George Brittingham is often one of the last people an astronaut sees before launch. As an insertion technician, Brittingham is a member of the closeout crew, which helps the astronauts get into the space shuttle as it is prepared for flight. Brittingham also makes sure the astronauts and rescue personnel know what to do if something goes wrong.
What is your job, and how do you support astronauts for space travel?
I am an insertion technician, responsible for crew ingress (or entry) prior to flight, the Terminal Countdown Demonstration Test (a practice run of launch day, using the actual orbiter), and training events. This also includes ensuring the crew has the correct crew-worn/carry-on equipment and that all suit-related items are functioning and fit properly. I am one of seven members of the shuttle closeout crew, which has the responsibility to rescue the astronauts in the event of an emergency. I assist the crew with exiting the orbiter after landing and make certain all equipment is properly removed. I also train fire rescue and medical personnel on capabilities of the Advanced Crew Escape Suits, or ACES. I conduct briefings on how to perform emergency extractions from the orbiter seats, as well as emergency suit removal.
Why are spacesuits needed for launch and landing?
The suit is part of the shuttle egress (or exit) system. If the orbiter were to lose cabin pressure, the suit would inflate automatically to protect the crew member while creating a survivable environment for each crew member.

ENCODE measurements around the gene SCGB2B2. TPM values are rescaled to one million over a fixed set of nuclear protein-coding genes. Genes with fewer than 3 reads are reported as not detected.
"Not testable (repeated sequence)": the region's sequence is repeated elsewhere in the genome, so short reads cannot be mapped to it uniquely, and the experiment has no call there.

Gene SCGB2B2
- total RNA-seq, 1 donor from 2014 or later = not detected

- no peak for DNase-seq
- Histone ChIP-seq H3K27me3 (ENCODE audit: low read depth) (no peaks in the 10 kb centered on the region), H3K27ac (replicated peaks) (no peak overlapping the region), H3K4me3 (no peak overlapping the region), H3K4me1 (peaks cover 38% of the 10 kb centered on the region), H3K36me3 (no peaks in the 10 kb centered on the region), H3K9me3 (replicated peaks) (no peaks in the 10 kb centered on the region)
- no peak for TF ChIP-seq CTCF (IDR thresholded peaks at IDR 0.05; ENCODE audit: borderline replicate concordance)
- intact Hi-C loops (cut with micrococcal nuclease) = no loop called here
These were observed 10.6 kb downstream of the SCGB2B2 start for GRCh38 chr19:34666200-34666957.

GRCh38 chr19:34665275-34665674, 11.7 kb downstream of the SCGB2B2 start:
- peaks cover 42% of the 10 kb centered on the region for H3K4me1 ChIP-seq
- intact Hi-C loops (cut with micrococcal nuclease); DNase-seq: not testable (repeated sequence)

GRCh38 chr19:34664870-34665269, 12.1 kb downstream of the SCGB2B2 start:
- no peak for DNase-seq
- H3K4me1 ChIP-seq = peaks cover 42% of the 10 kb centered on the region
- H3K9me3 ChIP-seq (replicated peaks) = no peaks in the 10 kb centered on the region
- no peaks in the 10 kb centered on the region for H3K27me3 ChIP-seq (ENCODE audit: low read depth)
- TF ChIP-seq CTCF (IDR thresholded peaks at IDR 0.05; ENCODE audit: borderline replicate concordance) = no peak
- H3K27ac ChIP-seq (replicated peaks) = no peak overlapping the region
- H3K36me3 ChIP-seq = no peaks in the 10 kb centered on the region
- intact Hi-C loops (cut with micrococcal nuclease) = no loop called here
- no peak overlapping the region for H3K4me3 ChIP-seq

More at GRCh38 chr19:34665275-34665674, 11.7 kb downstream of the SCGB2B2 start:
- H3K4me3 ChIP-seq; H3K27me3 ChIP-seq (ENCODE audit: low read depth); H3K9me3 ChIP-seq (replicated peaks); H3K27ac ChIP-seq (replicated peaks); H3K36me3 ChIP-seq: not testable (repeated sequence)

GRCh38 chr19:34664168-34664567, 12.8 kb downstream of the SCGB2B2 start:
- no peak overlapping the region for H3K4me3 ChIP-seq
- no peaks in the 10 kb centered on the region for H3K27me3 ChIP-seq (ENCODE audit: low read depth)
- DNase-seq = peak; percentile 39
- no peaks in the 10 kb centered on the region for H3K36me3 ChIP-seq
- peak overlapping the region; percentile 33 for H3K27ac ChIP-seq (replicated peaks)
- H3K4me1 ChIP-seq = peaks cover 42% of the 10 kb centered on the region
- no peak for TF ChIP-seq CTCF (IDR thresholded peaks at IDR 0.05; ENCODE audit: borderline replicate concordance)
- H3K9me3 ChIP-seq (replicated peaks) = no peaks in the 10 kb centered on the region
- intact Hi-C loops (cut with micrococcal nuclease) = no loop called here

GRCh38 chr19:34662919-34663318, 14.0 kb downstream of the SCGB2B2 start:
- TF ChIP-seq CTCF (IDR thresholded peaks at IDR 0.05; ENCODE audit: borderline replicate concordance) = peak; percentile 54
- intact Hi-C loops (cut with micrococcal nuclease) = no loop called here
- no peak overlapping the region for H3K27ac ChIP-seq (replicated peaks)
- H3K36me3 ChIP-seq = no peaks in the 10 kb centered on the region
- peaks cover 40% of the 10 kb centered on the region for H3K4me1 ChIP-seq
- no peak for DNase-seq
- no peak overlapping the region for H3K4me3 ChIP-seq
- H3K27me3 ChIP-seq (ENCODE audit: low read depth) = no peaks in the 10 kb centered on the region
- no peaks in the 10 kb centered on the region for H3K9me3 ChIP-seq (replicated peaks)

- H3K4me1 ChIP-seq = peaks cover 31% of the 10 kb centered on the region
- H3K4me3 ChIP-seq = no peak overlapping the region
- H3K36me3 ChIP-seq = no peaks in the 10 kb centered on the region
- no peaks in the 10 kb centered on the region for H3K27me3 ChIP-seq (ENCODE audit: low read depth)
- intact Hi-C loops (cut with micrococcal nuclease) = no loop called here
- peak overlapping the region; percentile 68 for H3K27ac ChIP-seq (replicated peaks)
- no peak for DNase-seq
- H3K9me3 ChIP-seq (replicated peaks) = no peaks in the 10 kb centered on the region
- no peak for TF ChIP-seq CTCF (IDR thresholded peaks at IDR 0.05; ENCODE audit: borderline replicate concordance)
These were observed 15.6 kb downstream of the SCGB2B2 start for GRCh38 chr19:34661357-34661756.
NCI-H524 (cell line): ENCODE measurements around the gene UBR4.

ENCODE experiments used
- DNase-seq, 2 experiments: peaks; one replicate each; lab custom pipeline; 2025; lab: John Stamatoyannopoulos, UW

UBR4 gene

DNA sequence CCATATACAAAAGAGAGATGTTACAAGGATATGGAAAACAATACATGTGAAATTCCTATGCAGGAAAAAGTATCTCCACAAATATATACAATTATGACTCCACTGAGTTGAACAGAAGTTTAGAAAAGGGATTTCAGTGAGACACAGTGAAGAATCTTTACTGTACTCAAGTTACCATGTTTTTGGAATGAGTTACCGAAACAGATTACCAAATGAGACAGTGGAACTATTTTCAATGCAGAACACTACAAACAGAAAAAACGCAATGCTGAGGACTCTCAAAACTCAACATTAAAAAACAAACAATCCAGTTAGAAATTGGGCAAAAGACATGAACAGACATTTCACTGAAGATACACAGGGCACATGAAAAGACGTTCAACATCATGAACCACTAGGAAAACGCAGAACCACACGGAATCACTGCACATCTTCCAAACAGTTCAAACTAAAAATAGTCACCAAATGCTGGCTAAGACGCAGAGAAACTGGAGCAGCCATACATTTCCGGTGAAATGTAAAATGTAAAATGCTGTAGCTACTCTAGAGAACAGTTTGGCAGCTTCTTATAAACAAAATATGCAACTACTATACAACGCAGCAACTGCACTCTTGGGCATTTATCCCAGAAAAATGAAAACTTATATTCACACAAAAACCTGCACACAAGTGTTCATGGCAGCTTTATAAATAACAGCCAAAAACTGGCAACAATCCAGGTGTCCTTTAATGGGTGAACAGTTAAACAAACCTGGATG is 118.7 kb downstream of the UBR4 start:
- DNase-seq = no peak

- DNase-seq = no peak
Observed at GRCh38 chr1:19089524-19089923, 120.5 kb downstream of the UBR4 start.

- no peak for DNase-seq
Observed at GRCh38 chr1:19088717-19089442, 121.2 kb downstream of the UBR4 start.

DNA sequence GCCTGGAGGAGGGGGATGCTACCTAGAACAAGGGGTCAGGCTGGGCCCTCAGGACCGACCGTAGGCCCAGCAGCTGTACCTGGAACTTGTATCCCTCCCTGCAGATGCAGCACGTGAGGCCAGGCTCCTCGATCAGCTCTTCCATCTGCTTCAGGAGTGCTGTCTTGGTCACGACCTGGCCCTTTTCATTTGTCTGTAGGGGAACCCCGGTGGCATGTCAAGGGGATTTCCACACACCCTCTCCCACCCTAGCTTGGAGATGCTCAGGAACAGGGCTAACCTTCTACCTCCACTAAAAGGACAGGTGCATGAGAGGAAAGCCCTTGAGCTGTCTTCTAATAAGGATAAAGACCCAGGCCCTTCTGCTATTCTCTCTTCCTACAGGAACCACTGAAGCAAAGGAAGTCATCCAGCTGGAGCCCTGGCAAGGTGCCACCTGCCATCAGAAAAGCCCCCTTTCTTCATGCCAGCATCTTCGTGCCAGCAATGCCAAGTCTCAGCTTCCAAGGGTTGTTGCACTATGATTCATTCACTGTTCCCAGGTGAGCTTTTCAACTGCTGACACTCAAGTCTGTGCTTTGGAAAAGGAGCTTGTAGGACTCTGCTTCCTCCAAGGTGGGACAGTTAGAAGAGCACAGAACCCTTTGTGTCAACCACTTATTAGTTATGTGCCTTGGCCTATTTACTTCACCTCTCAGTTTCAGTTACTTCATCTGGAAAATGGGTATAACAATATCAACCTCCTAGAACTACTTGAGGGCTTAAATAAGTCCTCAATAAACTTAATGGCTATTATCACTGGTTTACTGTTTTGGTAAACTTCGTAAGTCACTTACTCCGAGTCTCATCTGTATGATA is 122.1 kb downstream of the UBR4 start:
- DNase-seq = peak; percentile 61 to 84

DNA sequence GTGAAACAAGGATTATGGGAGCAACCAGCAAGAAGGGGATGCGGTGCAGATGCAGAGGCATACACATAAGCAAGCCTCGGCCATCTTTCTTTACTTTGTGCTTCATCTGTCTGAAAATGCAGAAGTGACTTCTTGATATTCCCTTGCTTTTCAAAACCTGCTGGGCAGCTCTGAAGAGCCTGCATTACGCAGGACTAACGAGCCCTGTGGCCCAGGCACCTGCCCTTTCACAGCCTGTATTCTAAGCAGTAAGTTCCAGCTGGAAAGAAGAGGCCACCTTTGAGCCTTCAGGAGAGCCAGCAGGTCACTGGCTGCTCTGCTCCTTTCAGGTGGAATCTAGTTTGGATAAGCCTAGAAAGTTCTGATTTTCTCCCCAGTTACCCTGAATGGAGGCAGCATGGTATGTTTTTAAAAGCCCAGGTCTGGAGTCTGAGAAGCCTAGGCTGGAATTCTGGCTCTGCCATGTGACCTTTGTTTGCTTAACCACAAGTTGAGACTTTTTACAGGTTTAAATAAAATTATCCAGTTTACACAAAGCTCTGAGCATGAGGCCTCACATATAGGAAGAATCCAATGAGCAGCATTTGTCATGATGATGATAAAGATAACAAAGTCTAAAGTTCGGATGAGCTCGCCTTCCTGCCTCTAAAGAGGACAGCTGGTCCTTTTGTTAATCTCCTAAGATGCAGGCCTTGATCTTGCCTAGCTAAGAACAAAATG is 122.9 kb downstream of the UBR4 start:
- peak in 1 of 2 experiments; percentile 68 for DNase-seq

How did you get your current position?
I received my experience while serving on active duty in the Air Force. I worked on essentially the same equipment that is being used for the shuttle crew members. It was an easy transition. There are only minor differences in the Air Force equipment and the NASA equipment. The ingress process is different, ... [but] the criticality and importance is still the same. My initial position was as a suit technician within Crew Escape Equipment Lab of United Space Alliance. When the opportunity to become an insertion technician presented itself, I volunteered for the position.
Were you involved with NASA as a student in high school or college, and, if so, in what projects were you involved?
Unfortunately I was not. However, as a child I would always like to watch the Apollo launches and thought about working at NASA if I had the opportunity.
What are the challenges your team faces in working with this aspect of spacesuits?
The challenges include maintaining and supplying hardware to support a rigorous training and flight schedule and ensuring equipment is received in flight-ready condition.
As NASA prepares to go back to the moon, what changes will be needed for the design of spacesuits that you support?
A spacesuit able to protect and sustain the astronaut during launch, re-entry and landing, as well be adaptable to the lunar environment, is needed.
What else would you want to tell people about your job or your experiences with astronaut support?
I feel fortunate to have a job like this. Not many people within the NASA family get to interact with the astronauts on a daily basis as well as participate in an integral part of space exploration.
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David Hitt and Heather R. Smith/NASA Educational Technology Services